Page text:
We finally got to Raleigh, my seatmate apologized again, I told him again not to worry about it, and then once we were off the plane and I had stopped at the A&W for some deep-fried cheese curds** he bolted in, tossed a twenty into my purse, said "At least let me buy you dinner!’ and ran off again before I could finish protesting it wasn’t necessary at all, I worked at a vet for a couple of years, I have been puked on by professionals.
But hey, free cheese curds. Poor guy.
So we got home at last, all the animals were fine–it’s bloody COLD here, in the twenties, and we left sixties and seventies behind us, but hey, that’s life. And then Kevin’s car wouldn’t start. Fine, take mine to get kids and groceries, not a problem. Battery had just run down, recharging as we speak.
After he drove off, I opened the fridge and discovered that the milk had become a consistency and color that one hates to see in one’s dairy products. Hmm. Sell buy date’s less than a week ago. Odd. Sure, it might go bad, but would it go solid?
I went to get it out, and it was…warm.
Some experimental feeling around confirmed my fears–the fridge had died the death of large appliances. A hooded chest freezer with a scythe had come in the night, and taken it wherever faithful refrigerators go. Well, at twelve years old, it pre-dates Kevin’s children, and it’s been on its last legs for awhile, so we weren’t that surprised. Fortunately, it’s so damn cold out that we can just shove the groceries on the deck and keep them plenty fresh until we manage to get a replacement in.
Blargh. Well, okay. Two things malfunctioning. That’s okay. We can deal with that.
I went upstairs, hit the on button on my main computer, saw the little blue light flash, and then it went deader than the refrigerator.
Right, I thought. The important thing is not to panic.
I pushed the button. Nothing happened. I pushed it longer. Nothing. I stared at the ceiling, pretending to be considering something else, and casually, nonchalantly, nudged the button. Nothing.
I will not panic. I will not gibber. Yes, my life and my tax information and my art are all on this machine, but that’s FINE. No need to panic. All will be well. I can always join the Peace Corps. Yes. They’ll take me. I can plant trees in soil-eroded areas. Admittedly, it would have been better to do it ten years ago when they would have forgiven some of my student loans as a result, y’know, before I paid them off, but that’s fine. Fine. FINE. The trees will love me. Perhaps they will make me their queen.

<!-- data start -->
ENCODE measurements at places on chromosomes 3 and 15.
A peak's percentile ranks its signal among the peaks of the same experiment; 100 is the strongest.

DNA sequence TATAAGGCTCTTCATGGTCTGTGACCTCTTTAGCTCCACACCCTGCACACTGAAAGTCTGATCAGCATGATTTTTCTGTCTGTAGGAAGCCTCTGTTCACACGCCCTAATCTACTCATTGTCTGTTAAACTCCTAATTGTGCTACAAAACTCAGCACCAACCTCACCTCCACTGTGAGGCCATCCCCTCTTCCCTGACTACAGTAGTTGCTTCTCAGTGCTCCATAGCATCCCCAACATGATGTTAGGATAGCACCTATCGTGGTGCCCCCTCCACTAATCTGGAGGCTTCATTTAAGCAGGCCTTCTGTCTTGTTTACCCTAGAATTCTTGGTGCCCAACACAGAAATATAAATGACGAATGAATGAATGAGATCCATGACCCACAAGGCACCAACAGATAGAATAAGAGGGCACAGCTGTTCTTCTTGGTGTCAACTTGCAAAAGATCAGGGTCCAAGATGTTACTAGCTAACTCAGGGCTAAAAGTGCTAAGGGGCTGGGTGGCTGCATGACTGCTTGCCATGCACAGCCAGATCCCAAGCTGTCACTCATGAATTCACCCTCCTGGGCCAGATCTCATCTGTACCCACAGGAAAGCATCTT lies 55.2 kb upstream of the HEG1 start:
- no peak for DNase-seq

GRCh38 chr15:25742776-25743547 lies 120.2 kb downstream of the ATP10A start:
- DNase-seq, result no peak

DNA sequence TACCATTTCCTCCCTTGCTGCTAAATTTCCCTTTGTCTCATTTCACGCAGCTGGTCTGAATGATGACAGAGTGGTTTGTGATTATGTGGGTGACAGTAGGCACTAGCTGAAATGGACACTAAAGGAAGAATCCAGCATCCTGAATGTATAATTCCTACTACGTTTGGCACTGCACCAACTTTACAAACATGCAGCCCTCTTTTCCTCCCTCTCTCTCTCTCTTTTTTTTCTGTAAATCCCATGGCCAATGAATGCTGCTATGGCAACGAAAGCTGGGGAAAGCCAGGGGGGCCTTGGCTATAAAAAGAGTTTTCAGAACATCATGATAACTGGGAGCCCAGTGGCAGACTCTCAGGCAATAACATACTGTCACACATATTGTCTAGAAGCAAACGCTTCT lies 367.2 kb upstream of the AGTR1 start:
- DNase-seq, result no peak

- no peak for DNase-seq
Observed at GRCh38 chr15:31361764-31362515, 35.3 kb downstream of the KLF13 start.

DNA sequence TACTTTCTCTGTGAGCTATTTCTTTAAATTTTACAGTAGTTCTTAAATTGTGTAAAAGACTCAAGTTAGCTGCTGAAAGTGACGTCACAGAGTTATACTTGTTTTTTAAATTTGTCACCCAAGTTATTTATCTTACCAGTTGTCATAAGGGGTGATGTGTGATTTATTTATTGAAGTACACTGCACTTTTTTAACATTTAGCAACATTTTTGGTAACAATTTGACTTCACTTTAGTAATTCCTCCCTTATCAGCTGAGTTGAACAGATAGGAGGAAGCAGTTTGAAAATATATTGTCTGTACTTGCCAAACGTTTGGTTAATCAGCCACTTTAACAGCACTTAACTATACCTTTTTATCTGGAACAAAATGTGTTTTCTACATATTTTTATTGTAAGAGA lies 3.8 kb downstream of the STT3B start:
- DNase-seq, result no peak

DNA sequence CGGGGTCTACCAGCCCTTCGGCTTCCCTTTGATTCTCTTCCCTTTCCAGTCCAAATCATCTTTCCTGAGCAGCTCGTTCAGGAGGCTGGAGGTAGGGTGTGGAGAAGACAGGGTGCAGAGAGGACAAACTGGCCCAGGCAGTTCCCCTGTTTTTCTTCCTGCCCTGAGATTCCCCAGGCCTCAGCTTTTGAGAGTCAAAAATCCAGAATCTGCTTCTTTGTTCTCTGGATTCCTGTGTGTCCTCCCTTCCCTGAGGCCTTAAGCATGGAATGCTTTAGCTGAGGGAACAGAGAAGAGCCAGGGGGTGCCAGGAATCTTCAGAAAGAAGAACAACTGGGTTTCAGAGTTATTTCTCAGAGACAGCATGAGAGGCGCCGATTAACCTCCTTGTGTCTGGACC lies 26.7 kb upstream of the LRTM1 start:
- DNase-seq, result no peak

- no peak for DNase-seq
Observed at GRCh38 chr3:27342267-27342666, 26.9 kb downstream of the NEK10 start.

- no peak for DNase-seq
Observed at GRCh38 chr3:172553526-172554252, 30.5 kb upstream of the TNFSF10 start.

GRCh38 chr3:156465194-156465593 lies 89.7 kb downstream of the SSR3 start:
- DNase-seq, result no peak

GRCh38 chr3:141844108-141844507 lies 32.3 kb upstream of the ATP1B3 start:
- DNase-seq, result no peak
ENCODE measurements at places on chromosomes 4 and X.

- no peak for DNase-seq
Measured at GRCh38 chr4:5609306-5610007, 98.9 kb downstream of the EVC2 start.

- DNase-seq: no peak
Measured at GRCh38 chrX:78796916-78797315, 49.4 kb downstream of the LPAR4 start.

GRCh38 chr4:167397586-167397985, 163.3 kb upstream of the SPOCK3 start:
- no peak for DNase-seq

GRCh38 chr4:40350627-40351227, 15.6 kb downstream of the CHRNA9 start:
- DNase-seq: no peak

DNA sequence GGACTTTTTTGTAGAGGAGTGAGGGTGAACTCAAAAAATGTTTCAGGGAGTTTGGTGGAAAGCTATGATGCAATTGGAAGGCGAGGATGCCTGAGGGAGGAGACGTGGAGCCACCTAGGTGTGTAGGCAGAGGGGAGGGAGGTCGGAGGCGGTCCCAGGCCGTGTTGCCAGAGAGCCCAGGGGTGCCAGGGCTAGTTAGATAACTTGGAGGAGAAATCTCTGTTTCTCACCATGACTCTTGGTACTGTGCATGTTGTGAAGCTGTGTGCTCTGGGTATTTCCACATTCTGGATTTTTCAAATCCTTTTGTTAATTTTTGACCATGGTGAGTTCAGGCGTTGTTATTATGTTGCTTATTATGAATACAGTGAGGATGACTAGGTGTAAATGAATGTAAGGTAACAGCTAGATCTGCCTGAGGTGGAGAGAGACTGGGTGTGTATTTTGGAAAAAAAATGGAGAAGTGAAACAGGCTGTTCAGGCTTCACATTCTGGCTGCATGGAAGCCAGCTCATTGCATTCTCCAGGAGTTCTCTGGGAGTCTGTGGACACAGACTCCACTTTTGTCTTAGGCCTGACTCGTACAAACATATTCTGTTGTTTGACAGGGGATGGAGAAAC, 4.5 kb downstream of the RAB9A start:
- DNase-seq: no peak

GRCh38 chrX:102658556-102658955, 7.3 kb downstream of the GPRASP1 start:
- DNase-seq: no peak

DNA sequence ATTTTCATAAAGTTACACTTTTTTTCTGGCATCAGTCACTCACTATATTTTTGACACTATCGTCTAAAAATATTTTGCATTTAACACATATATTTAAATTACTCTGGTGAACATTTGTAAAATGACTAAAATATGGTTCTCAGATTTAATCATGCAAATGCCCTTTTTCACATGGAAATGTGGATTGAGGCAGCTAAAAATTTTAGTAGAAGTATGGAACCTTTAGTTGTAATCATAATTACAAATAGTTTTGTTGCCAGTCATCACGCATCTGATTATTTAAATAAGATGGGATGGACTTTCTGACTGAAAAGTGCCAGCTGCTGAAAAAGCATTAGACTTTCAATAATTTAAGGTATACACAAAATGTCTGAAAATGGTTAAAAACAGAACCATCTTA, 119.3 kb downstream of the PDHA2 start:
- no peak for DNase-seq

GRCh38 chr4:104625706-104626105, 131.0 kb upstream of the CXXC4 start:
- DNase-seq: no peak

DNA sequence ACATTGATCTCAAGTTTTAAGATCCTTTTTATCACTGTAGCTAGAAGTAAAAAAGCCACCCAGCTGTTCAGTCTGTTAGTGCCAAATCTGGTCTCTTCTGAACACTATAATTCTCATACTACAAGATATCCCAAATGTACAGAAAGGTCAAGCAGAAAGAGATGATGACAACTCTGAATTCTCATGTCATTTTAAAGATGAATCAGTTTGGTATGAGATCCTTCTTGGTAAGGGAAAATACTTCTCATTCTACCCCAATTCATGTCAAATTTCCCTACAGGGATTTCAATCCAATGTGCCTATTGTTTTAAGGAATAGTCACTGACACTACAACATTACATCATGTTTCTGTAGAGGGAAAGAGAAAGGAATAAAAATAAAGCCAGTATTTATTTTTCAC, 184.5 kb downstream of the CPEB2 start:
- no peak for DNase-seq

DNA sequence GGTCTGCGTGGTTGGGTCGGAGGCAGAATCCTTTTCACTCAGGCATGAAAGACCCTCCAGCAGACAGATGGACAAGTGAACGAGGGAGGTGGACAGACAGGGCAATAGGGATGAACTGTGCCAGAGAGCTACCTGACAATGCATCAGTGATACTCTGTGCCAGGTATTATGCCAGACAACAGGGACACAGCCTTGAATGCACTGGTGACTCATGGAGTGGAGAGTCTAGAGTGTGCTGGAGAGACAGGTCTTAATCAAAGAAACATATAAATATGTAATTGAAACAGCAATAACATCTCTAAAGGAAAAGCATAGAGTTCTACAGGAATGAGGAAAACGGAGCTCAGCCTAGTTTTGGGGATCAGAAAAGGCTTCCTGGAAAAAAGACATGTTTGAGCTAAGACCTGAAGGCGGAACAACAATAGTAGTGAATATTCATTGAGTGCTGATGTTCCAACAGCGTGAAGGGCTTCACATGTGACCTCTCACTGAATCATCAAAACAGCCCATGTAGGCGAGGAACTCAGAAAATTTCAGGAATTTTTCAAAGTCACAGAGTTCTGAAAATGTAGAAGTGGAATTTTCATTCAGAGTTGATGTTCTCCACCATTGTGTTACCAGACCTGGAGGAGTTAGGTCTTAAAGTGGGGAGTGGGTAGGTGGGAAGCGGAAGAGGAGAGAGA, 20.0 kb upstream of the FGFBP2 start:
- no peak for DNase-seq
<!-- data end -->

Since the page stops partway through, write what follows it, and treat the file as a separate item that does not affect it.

I checked the various plugs and connections, all of which were perfectly fine. I got up and went and unpacked a suitcase, applied Liquid Nails to the cow horns, lunged at the button, got nothing, went back to the cow skull, got Liquid Nails all over my hands, went and washed it off, came back, glared at the button, and went to go take my aggressions out on the contents of the fridge.
Kevin came home, discovered me being Just Fine, Thank You, being the technically minded one, dissected the beast while I was cleaning out the fridge. My video card is fried, he’ll try and replace it tomorrow. Whew. Okay. That’s easily solved with application of money. Sorry, trees. You’ll have to find someone else to be queen.
So Digger will be back Thursday instead of Tuesday, I’m typing this on my laptop, and I think I should probably go to bed before something else breaks.
*Fortunately the mime for "vomit" is beautifully precise.
**One of my vices, developed from years of living in the Midwest.